Saturday, February 26, 2011

Retlaw, Alberta, The C.P.R., and the Naming of Prairie Towns

A: Location of Retlaw Alberta

Due to the Canadian Pacific Railroad's massive influence on Canada's prairie West, there is no surprise that the company's station names can still be found on maps long after branch-lines have fallen into disuse and communities withered.

Retlaw, Alberta, is a prime example.  Until 1913, the area was referred to as "Barney", and that name graced the local post-office.  It was in that year that the iron road came to the area.  Apparently, "Barney" was just not dignified enough for railway executives.  The renaming of this town can be linked to a certain Walter R. Baker.  Walter was an official of the CPR, and had served as the private secretary to Canada's governor general.  Apparently Walter was an important enough personage to have his name granted to one of the CPR's railway station.  To further obscure the origins of this name, however, the powers that be flipped things on their head and named the station "Retlaw", which to the meanest intellect at the slightest reflection, is indeed Walter, spelled backwards.

To further prove the arbitrary nature of the names of a number of prairie towns, we only need to observe those headed north-west from Retlaw: Enchant, Travers, Lomond and Armada.  The first letters in these small grain hubs all lead us back(wards) to WALTER.  The last station, never built, was to be named Waldeck.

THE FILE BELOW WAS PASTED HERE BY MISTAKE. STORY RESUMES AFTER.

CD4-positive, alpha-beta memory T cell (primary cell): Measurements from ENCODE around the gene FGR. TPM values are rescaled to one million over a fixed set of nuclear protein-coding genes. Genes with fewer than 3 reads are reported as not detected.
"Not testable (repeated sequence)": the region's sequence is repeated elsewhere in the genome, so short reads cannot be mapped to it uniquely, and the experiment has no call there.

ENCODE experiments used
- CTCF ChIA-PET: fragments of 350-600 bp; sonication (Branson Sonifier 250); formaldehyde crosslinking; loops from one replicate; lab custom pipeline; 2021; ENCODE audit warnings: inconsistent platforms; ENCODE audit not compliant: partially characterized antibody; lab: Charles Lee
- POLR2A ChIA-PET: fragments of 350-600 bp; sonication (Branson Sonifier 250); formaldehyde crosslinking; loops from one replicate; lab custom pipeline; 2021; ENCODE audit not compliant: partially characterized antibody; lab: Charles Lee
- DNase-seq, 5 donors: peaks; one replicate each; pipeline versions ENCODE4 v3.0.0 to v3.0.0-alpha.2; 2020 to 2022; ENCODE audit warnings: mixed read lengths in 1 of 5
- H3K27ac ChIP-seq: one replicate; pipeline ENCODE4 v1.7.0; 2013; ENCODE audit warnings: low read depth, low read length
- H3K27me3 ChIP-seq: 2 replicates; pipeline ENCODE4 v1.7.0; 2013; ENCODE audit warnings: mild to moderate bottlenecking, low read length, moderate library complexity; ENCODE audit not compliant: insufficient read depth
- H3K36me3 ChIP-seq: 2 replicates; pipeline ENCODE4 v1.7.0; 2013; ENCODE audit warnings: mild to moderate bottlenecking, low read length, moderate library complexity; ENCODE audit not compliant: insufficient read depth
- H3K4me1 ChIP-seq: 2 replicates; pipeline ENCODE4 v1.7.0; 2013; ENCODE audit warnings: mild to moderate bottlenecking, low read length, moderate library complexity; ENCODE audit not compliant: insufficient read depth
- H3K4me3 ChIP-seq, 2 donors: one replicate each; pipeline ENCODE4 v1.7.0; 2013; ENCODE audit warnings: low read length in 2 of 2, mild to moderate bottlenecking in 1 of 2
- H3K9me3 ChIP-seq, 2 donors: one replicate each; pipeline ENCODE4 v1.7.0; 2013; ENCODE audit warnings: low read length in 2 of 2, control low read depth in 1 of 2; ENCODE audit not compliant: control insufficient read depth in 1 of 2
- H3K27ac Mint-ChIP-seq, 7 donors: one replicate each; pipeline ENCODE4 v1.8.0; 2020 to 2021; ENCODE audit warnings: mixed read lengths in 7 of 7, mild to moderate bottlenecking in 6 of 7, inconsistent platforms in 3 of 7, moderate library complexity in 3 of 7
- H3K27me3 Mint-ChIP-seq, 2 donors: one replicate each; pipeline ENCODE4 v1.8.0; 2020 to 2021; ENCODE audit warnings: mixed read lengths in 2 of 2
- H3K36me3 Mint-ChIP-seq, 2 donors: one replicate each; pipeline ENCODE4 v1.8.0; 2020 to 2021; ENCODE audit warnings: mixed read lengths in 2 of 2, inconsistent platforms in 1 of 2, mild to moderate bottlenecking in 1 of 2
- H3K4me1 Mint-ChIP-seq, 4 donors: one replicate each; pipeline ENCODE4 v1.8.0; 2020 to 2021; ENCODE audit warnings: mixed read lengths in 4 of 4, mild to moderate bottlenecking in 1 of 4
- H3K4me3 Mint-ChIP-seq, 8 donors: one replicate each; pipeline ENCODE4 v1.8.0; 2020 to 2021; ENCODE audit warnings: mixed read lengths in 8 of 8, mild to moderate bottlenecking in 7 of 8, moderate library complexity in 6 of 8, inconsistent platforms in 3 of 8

Retlaw NWMP 1916. Glenbow Archives
Retlaw had a fairly brief existence.  After the Great War, population numbers peaked at 250, which included the surrounding farmers.  In 1925 crops were especially poor, and the exodus from the area began.  Visitors to the town now will observe only a couple permanent residents.  What was once a bustling town with a bank, several cafes, grain elevators, hotel and North-West Mounted Police detachment, has now been all but eroded by the elements.

Retlaw Hotel 1914. Glenbow Archives.

A Local Historian has preserved  Retlaw's History
Retlaw is included in my online Ghost Towns of Alberta guidebook from Geotourism Canada.

“ALTAPOP: Alberta’s Annual Official Population List Publication (1960 to present).” Alberta Population.
Aubrey, Merrily K. Concise Place Names of Alberta. Calgary: University of Calgary Press, 2006.  
Fryer, Harold. Ghost Towns of Alberta. Langley: Stagecoach Publishing Co. Ltd., 1976.
“Walter spelled backwards | Forgotten Alberta.”

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